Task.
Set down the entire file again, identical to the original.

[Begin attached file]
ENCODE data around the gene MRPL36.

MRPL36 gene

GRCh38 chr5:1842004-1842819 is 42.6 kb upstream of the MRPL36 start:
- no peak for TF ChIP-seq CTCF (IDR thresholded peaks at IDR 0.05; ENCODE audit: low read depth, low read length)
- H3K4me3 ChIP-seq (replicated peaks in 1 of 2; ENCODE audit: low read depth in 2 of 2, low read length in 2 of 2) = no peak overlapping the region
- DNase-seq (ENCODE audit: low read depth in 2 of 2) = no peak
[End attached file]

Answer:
ENCODE data around the gene MRPL36.

MRPL36 gene

GRCh38 chr5:1842004-1842819 is 42.6 kb upstream of the MRPL36 start:
- no peak for TF ChIP-seq CTCF (IDR thresholded peaks at IDR 0.05; ENCODE audit: low read depth, low read length)
- H3K4me3 ChIP-seq (replicated peaks in 1 of 2; ENCODE audit: low read depth in 2 of 2, low read length in 2 of 2) = no peak overlapping the region
- DNase-seq (ENCODE audit: low read depth in 2 of 2) = no peak